Archive | August, 2016

Everybody wants you in Regents Park

30 Aug

The other day I was running in Regents Park. I use the term “running” loosely, as it was my one weekly Poke-run that I have allowed myself, in which I run while playing Pokemon Go, which usually translates to run for 20 seconds, stop to catch Pokemon, run for 5 seconds, stop to catch said escaped Pokemon, run to next Pokegym, stop to battle, etc. I had been playing for a good hour, my phone battery was on its last legs, as were my, well, legs. I was hot and irritable and Pokemon Go had randomly stopped working. I decided there was only one thing that could get me through the last mile: I had to listen to the song that had been playing nonstop in my head. There was just one problem: I didn’t know the song’s name or artist. I only knew one line, which I kept singing over and over again: “Everybody wants you.”

So I typed that into Spotify. Do you know how many songs are called Everybody Wants You? A lot. Usually when I don’t know the name of a song I just google some of the lyrics. But I didn’t know what line came before or after “Everybody wants you.” It was definitely an upbeat, older song. I tried googling “Everybody wants you 80s song,” but that only brought up Billy Squier, and that was not the song in my head. I wasn’t even sure how this song got in my head — was it playing at the restaurant I passed in the park? Does the restaurant in the park even play music? Was the heat making me delusional? Why was it so important that I listen to this song right now?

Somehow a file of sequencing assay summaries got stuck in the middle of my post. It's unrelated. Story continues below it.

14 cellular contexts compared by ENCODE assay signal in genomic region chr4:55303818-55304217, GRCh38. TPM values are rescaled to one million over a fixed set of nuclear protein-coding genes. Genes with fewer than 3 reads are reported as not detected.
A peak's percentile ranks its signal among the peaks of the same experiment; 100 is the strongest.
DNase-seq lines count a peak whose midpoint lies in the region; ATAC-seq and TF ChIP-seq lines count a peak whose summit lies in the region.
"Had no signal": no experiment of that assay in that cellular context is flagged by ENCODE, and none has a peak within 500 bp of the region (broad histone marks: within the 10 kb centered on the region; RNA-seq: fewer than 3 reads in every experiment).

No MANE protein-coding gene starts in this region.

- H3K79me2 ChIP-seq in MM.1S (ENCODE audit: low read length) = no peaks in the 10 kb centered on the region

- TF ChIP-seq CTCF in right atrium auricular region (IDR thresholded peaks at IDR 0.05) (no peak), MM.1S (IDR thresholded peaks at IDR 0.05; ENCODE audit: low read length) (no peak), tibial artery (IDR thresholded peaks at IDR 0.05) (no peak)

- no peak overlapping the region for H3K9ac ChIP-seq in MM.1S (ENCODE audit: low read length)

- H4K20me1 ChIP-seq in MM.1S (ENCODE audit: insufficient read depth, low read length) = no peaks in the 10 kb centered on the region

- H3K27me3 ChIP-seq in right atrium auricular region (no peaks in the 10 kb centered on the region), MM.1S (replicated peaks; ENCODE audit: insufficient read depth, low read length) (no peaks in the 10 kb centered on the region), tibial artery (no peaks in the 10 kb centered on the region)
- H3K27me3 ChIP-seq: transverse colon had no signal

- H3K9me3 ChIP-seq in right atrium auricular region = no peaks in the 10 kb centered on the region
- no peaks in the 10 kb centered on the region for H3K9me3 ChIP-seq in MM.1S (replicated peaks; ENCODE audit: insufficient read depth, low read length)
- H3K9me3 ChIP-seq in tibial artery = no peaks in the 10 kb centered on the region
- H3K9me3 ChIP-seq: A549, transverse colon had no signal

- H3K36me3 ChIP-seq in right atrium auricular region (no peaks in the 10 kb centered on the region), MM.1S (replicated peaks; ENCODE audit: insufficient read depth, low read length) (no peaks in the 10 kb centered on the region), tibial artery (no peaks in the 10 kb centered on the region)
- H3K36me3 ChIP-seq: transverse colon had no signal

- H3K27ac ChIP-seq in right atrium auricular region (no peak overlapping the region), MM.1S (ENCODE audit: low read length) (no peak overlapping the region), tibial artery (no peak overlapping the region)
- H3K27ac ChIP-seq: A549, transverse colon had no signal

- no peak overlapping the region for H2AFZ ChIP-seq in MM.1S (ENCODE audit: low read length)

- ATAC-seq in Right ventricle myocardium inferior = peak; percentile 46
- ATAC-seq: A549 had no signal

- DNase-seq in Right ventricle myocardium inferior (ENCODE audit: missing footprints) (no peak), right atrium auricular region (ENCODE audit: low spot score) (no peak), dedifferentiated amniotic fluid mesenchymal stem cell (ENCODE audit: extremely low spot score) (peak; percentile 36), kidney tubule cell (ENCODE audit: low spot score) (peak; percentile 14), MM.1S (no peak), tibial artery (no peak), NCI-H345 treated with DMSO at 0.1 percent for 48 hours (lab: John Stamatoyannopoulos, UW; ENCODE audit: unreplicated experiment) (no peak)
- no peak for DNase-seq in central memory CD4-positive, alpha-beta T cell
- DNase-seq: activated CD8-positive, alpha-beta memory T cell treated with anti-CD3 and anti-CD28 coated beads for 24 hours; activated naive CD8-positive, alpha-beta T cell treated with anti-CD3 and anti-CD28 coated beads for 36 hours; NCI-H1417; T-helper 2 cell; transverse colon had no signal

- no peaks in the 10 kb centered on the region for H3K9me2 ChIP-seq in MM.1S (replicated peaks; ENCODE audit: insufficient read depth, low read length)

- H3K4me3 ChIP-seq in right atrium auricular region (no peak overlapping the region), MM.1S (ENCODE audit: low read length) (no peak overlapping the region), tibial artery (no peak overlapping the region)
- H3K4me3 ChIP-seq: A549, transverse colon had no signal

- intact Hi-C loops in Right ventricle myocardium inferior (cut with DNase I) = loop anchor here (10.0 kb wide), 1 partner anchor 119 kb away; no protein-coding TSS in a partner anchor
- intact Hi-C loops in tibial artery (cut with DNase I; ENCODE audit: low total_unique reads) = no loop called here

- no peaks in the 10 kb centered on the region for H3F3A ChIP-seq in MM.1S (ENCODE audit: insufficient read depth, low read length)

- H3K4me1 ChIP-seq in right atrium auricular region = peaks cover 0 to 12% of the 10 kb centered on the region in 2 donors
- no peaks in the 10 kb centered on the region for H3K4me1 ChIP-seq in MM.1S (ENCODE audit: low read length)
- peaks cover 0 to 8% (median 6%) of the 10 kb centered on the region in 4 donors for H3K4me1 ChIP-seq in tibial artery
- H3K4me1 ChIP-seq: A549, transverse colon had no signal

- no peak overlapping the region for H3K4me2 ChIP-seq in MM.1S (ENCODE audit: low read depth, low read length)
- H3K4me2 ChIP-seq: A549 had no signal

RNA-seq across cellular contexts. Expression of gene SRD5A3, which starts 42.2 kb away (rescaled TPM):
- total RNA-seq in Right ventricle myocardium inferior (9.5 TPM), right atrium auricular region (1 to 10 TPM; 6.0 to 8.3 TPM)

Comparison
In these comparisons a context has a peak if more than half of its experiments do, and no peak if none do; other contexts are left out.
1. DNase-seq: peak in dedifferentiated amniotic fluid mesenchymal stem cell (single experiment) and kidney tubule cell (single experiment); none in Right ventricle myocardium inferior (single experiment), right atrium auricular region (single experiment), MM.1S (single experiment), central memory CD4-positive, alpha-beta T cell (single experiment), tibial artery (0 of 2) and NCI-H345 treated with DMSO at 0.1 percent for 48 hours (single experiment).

And then a girl approached me as I was sitting on the bench in Regents Park having this Pokemon and music crisis.

“How do I get to Regent Street?” she asked.

“Regent Street? The shopping street next to Oxford Street?” I replied.

“I don’t know,” she said. “I just want to buy a tent. There’s a camping store on Regent Street.” I had so many questions — why did she need to buy a tent — was she planning on living in the park? Why did she not look at a map before she left, did she think Regent Street was in Regents Park? And what 20-something-year-old these days doesn’t have a phone with GPS maps? But I kept my questions to myself and opened up Google Maps.

“You can get on the Tube at Baker Street and get off at Piccadilly Circus,” I told her.

“I don’t want to take the Tube,” she said.

“Oh. Then you can take the bus 13.” I told her.